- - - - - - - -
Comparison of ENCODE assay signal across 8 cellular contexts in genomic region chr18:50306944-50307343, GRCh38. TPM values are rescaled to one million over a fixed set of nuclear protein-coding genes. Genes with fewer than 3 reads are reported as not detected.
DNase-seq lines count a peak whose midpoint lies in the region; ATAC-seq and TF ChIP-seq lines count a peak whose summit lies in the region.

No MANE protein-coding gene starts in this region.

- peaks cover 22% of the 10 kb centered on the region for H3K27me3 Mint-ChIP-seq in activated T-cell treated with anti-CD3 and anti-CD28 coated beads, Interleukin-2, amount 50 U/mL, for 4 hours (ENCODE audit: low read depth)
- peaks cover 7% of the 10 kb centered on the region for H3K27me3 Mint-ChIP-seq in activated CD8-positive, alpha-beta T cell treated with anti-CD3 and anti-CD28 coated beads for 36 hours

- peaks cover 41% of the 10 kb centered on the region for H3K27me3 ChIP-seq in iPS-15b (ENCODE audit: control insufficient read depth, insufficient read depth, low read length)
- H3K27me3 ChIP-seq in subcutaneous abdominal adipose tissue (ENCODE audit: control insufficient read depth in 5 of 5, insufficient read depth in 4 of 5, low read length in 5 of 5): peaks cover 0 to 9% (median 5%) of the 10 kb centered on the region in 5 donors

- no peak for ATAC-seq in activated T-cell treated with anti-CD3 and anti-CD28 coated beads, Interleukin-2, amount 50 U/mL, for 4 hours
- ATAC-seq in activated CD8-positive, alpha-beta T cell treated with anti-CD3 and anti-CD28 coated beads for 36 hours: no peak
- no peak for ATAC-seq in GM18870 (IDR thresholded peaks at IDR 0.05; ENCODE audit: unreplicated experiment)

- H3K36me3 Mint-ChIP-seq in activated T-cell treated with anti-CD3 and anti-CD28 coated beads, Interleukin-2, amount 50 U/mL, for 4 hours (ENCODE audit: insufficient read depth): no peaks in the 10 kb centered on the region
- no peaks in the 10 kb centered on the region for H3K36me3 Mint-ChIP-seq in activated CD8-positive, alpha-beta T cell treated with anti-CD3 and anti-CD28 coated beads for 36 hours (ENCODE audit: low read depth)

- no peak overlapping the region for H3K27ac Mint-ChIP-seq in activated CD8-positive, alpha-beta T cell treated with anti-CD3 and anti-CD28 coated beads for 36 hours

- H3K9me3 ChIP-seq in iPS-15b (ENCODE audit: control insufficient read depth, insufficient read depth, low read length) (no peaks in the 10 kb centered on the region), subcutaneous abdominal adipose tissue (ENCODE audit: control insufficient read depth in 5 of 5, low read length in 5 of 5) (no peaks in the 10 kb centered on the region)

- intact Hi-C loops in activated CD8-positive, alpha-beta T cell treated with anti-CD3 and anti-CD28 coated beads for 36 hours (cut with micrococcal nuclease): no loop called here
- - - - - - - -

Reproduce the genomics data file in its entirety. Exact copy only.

Comparison of ENCODE assay signal across 8 cellular contexts in genomic region chr18:50306944-50307343, GRCh38. TPM values are rescaled to one million over a fixed set of nuclear protein-coding genes. Genes with fewer than 3 reads are reported as not detected.
DNase-seq lines count a peak whose midpoint lies in the region; ATAC-seq and TF ChIP-seq lines count a peak whose summit lies in the region.

No MANE protein-coding gene starts in this region.

- peaks cover 22% of the 10 kb centered on the region for H3K27me3 Mint-ChIP-seq in activated T-cell treated with anti-CD3 and anti-CD28 coated beads, Interleukin-2, amount 50 U/mL, for 4 hours (ENCODE audit: low read depth)
- peaks cover 7% of the 10 kb centered on the region for H3K27me3 Mint-ChIP-seq in activated CD8-positive, alpha-beta T cell treated with anti-CD3 and anti-CD28 coated beads for 36 hours

- peaks cover 41% of the 10 kb centered on the region for H3K27me3 ChIP-seq in iPS-15b (ENCODE audit: control insufficient read depth, insufficient read depth, low read length)
- H3K27me3 ChIP-seq in subcutaneous abdominal adipose tissue (ENCODE audit: control insufficient read depth in 5 of 5, insufficient read depth in 4 of 5, low read length in 5 of 5): peaks cover 0 to 9% (median 5%) of the 10 kb centered on the region in 5 donors

- no peak for ATAC-seq in activated T-cell treated with anti-CD3 and anti-CD28 coated beads, Interleukin-2, amount 50 U/mL, for 4 hours
- ATAC-seq in activated CD8-positive, alpha-beta T cell treated with anti-CD3 and anti-CD28 coated beads for 36 hours: no peak
- no peak for ATAC-seq in GM18870 (IDR thresholded peaks at IDR 0.05; ENCODE audit: unreplicated experiment)

- H3K36me3 Mint-ChIP-seq in activated T-cell treated with anti-CD3 and anti-CD28 coated beads, Interleukin-2, amount 50 U/mL, for 4 hours (ENCODE audit: insufficient read depth): no peaks in the 10 kb centered on the region
- no peaks in the 10 kb centered on the region for H3K36me3 Mint-ChIP-seq in activated CD8-positive, alpha-beta T cell treated with anti-CD3 and anti-CD28 coated beads for 36 hours (ENCODE audit: low read depth)

- no peak overlapping the region for H3K27ac Mint-ChIP-seq in activated CD8-positive, alpha-beta T cell treated with anti-CD3 and anti-CD28 coated beads for 36 hours

- H3K9me3 ChIP-seq in iPS-15b (ENCODE audit: control insufficient read depth, insufficient read depth, low read length) (no peaks in the 10 kb centered on the region), subcutaneous abdominal adipose tissue (ENCODE audit: control insufficient read depth in 5 of 5, low read length in 5 of 5) (no peaks in the 10 kb centered on the region)

- intact Hi-C loops in activated CD8-positive, alpha-beta T cell treated with anti-CD3 and anti-CD28 coated beads for 36 hours (cut with micrococcal nuclease): no loop called here